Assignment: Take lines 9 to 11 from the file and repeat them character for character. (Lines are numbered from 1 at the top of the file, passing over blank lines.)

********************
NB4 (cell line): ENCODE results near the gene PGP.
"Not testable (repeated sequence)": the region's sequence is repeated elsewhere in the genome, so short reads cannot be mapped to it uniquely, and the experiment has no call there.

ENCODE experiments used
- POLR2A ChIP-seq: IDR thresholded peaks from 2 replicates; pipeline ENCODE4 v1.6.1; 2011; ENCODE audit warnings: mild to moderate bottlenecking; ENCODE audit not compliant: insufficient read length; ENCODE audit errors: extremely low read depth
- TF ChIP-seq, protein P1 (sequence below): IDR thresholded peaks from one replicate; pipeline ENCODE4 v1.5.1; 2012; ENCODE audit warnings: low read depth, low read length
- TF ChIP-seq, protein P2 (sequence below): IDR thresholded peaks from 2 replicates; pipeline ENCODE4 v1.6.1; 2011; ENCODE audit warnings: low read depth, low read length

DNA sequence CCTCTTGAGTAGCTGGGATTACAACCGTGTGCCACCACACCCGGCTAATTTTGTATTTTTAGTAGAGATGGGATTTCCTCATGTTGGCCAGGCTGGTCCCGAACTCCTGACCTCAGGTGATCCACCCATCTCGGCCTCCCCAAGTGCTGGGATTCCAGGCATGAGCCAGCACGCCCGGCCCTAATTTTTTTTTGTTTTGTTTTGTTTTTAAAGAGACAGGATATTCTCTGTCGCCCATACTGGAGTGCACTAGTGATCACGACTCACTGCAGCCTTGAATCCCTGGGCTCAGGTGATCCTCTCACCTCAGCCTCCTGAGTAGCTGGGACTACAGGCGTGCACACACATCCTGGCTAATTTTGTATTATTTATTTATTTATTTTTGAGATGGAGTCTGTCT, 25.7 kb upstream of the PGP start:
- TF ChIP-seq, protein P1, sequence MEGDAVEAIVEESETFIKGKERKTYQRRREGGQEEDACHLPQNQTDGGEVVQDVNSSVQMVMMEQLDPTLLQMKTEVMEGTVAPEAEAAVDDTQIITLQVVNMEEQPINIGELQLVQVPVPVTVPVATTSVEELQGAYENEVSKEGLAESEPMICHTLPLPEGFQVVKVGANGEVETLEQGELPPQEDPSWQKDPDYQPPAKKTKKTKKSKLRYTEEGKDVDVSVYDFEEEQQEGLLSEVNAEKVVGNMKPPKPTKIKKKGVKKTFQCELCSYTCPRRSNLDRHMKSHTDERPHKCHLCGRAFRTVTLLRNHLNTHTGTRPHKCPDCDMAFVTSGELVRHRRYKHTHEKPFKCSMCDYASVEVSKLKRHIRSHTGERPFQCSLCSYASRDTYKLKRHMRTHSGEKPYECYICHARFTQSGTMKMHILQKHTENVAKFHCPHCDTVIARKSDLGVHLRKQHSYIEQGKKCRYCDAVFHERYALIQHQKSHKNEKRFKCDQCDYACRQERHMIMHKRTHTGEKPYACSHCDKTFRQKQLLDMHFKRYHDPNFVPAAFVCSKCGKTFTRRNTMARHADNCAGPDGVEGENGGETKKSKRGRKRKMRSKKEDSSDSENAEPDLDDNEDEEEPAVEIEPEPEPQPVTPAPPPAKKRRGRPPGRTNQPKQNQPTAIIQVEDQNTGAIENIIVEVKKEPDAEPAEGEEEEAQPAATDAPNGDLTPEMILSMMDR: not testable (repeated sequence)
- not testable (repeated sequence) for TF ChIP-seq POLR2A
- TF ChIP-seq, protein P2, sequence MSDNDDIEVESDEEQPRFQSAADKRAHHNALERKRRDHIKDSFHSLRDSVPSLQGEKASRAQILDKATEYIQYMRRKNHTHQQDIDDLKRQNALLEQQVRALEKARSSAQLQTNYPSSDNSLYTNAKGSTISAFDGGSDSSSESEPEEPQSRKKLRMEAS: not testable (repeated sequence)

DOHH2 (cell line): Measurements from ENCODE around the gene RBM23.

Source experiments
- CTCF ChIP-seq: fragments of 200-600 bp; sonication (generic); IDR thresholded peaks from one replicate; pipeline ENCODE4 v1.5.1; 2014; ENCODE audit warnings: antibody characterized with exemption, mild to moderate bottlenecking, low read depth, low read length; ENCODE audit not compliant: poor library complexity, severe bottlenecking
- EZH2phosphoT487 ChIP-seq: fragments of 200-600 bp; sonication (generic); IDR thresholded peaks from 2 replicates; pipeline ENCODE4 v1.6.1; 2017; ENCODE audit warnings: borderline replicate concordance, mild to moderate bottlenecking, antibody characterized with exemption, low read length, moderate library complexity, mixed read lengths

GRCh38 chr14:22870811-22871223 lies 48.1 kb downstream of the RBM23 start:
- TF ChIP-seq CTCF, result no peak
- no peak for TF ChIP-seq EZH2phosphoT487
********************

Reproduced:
- not testable (repeated sequence) for TF ChIP-seq POLR2A
- TF ChIP-seq, protein P2, sequence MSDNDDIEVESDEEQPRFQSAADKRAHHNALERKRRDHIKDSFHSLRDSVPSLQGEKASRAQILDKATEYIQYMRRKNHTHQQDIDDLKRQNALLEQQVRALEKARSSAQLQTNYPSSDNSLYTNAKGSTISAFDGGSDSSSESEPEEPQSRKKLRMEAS: not testable (repeated sequence)

DOHH2 (cell line): Measurements from ENCODE around the gene RBM23.